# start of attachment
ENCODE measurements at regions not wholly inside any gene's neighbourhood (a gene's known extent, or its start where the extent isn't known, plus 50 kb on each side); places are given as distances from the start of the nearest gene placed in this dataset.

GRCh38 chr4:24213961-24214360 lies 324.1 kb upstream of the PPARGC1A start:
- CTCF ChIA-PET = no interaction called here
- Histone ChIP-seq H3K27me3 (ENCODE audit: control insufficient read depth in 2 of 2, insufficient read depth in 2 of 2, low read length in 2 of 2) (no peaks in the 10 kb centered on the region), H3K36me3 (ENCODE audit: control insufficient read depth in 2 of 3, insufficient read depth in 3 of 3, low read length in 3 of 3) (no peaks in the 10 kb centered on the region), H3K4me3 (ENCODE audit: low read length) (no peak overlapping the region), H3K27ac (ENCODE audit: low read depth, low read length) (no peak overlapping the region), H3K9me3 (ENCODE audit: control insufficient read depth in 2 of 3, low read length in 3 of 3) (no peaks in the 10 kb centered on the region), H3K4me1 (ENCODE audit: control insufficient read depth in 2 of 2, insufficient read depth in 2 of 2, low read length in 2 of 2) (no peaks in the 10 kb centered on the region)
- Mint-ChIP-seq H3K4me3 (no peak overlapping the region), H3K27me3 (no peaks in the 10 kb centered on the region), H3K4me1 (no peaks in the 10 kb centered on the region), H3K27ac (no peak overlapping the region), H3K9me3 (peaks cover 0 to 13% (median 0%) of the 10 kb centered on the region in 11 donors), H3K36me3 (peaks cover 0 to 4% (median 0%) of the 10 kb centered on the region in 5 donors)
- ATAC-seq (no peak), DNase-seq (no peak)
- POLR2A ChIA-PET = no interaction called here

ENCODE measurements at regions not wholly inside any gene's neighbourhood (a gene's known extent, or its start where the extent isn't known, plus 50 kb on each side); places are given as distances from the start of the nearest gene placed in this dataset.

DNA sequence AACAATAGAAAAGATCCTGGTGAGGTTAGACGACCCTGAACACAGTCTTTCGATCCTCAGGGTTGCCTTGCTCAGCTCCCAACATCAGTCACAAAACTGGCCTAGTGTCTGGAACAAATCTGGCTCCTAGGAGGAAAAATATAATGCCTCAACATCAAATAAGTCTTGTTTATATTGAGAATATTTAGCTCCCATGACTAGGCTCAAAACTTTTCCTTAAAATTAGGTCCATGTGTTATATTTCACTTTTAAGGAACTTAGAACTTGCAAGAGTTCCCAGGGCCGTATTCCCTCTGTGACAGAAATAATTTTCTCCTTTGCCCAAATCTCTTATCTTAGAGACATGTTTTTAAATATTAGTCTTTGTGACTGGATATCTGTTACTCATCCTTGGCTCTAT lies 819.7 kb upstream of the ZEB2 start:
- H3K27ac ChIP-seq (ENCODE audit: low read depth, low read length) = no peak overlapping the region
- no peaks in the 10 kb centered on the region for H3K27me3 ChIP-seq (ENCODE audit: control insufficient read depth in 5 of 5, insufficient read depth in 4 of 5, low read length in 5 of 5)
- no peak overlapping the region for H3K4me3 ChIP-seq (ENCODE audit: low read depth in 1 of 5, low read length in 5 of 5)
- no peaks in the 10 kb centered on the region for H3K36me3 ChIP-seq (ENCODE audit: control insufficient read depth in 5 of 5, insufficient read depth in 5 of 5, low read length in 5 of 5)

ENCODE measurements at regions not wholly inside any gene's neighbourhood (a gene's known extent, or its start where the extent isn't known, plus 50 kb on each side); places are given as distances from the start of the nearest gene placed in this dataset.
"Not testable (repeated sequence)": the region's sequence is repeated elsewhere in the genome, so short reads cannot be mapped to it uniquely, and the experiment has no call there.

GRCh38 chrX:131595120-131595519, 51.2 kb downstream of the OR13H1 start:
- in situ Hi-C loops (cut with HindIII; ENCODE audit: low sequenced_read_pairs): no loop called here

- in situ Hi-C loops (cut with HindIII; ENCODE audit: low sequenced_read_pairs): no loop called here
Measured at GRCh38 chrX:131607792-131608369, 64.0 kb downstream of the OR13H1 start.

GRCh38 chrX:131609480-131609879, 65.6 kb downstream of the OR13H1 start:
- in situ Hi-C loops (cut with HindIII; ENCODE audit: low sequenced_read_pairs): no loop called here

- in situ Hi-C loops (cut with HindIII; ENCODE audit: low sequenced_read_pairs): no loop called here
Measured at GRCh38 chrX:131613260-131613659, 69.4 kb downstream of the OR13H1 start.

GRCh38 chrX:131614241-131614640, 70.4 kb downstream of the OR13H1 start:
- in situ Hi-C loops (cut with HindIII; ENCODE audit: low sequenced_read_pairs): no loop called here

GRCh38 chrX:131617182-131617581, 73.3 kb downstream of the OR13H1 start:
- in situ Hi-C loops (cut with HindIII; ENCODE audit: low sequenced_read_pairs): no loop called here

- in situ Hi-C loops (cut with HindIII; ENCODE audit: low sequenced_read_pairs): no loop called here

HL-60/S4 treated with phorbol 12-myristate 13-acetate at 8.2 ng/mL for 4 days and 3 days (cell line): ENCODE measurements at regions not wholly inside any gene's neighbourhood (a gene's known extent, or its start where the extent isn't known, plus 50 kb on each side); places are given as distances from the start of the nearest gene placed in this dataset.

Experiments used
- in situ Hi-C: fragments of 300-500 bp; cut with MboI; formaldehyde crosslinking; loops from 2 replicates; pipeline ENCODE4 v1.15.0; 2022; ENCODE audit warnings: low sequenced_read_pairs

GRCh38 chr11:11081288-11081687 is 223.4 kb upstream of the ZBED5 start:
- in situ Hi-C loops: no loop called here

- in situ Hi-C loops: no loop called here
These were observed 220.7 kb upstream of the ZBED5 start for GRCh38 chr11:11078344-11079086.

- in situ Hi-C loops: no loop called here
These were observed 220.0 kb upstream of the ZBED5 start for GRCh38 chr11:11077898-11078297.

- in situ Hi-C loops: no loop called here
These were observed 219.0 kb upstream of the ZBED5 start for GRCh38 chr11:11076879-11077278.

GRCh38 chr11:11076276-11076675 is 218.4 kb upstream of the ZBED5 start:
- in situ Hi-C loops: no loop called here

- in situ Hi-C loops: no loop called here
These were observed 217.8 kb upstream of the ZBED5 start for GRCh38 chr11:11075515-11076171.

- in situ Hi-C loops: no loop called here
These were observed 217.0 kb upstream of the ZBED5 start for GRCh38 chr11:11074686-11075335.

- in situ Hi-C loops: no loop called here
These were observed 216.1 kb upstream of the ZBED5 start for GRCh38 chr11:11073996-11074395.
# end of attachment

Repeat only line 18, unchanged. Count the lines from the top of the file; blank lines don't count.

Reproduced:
- in situ Hi-C loops (cut with HindIII; ENCODE audit: low sequenced_read_pairs): no loop called here